• Talking to baby- Sometimes you will see your doe laying down and making small noises in the general direction of her belly.  From what I’ve been told she is quietly talking to her baby.  I imagine that it goes something like this, ” Look kid you can have all of my grain ration if you just please come out.  I’ll even share my chaffhaye and my favorite butt scratching spot if you just GET OUT” I remember having negotiations with my own baby not too long ago myself.
  • Contractions- You will see their stomach tighten, their vulva suck in, and their legs get very stiff and “posty”.  Don’t ask them any dumb questions right now like “Does it hurt” or say “wow that was a really big one” or they will tell you to shut up.  Well deserved really.

If your doe is displaying some or all of these symptoms congratulations your kids will arrive….eventually.  Remember to practice your Lamaze breathing, pushing will be exhausting for you both.  Yes you will absolutely be pushing with her, I HIGHLY recommend using the restroom before this starts so you don’t have any unwelcome accidents if you know what I mean…you definitely know what I mean.  But don’t worry Obstetricians everywhere agree that pooping during labor is perfectly normal, so I’m guessing pooping during someone else’s labor is okay to.  I won’t judge you.

Good luck with your babies and I pray that you have an easy and successful delivery.

Happy Birthing…I mean FLOCKING!

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I had to Bury One of my Best Friends

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Even though yesterday was an exciting day filled with new life it wasn’t without its hardships.  My favorite hen, my beloved Hei Hei fell ill and passed she passed away this morning. HeiHei

I have had HeiHei since she was two days old.  Early on we noticed that she had a crossbeak and knew she would have her challenges, but she rose to the occasion.  HeiHei was sassy and spunky.  She had the personality of a dog and was loyal and followed around at my feet.  She even came when I called her.  And in true HeiHei (Moana) fashion she was just a little bit (or a lot of bit) derpy.  But oh I loved HeiHei with all of my heart.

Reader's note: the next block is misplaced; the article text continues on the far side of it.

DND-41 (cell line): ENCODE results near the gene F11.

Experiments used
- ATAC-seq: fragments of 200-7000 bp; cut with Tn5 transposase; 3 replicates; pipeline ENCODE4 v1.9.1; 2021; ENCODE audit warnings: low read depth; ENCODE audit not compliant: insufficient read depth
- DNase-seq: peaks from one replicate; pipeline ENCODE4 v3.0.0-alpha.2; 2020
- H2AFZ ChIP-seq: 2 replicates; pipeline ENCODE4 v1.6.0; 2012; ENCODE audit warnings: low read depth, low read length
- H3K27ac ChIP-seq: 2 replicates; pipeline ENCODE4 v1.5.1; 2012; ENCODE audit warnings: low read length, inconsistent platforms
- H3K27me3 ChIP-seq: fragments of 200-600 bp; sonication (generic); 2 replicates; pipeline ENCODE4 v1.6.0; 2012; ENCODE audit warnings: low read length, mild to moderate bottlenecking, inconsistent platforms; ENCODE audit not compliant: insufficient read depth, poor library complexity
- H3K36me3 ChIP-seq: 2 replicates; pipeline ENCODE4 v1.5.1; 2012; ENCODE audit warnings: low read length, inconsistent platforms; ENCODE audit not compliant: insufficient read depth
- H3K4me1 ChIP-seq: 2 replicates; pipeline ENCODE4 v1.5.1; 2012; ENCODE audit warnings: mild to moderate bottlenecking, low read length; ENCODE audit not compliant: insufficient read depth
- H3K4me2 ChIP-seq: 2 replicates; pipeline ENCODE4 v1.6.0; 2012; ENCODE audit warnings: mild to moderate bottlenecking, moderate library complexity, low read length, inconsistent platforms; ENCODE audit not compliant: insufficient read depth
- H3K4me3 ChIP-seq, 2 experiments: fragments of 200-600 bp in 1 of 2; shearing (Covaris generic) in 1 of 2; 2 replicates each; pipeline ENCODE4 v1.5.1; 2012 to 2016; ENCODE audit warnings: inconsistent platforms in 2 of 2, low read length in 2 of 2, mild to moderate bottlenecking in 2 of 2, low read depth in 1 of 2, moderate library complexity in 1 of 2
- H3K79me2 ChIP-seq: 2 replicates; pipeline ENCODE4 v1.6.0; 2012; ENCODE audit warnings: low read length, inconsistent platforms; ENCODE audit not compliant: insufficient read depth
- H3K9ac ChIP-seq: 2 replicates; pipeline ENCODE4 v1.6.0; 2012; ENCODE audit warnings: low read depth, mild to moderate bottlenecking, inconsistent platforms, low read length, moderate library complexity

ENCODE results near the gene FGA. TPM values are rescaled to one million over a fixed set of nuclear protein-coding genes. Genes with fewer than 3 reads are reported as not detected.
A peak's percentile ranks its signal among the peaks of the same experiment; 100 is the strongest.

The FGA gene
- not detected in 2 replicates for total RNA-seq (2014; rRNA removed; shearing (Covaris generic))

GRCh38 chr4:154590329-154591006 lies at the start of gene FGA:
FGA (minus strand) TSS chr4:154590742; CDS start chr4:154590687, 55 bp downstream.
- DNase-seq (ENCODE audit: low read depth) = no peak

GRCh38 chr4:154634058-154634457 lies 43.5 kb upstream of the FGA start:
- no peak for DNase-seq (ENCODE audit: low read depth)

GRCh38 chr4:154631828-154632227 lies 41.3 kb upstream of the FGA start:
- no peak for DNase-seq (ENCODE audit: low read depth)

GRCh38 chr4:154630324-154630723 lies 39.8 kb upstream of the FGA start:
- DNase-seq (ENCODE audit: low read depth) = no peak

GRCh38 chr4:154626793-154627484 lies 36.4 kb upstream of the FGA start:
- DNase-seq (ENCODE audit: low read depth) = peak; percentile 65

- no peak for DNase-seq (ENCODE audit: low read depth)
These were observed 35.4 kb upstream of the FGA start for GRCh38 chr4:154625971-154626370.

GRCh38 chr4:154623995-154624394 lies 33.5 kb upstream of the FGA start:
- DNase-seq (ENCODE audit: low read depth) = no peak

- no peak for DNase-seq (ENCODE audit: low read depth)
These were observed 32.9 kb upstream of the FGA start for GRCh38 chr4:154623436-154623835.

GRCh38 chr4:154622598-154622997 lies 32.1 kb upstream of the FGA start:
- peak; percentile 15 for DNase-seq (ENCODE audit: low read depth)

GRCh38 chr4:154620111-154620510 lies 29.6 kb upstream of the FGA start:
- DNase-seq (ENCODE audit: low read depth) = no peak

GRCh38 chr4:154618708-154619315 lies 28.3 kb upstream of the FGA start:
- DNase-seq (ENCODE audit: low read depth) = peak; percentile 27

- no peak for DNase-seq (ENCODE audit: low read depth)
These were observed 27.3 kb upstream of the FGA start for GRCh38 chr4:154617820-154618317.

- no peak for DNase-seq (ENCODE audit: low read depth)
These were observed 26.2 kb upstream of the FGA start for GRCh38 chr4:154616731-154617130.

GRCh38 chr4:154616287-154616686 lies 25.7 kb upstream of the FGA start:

Yesterday I was doing morning chores and I noticed HeiHei standing hunched.  I wasn’t sure what that was all about but I went about going to the shed to get their feed when I hear AJ say, “Mama dat chicken dead”.  I dropped the feed bucket and came running, when I got in eye shot of the chicken run I screamed.  I scooped up my beloved HeiHei and she moved.  Thank you God, she was still alive. I was crying hysterically running into the house, stopping impatiently every few feet for my toddlers tiny legs to keep up.  I burst threw the door where my husband met me, because he heard me crying, with a terrified look on his face.  Honestly I expected him to be relieved when he saw that it was “just HeiHei” but the look of terror remained because he KNOWS that HeiHei is my favorite, she is my FRIEND.  He asked me what happened, and I thought I was explained it to him, but it came out as more of hysterical squeals.  She was deteriorating fast and her eyes were closing and there was NOTHING I could do.  I knew she would die.  I fixed up the hospital kennel and fed her electrolyte and probiotic water in an eyedropper.  A few hours later she was STANDING.  I had hope for a moment that my beautiful HeiHei would live.  But I knew it was foolish.  I could tell by the way that she was standing that she wouldn’t survive and honestly I was probably just prolonging her suffering.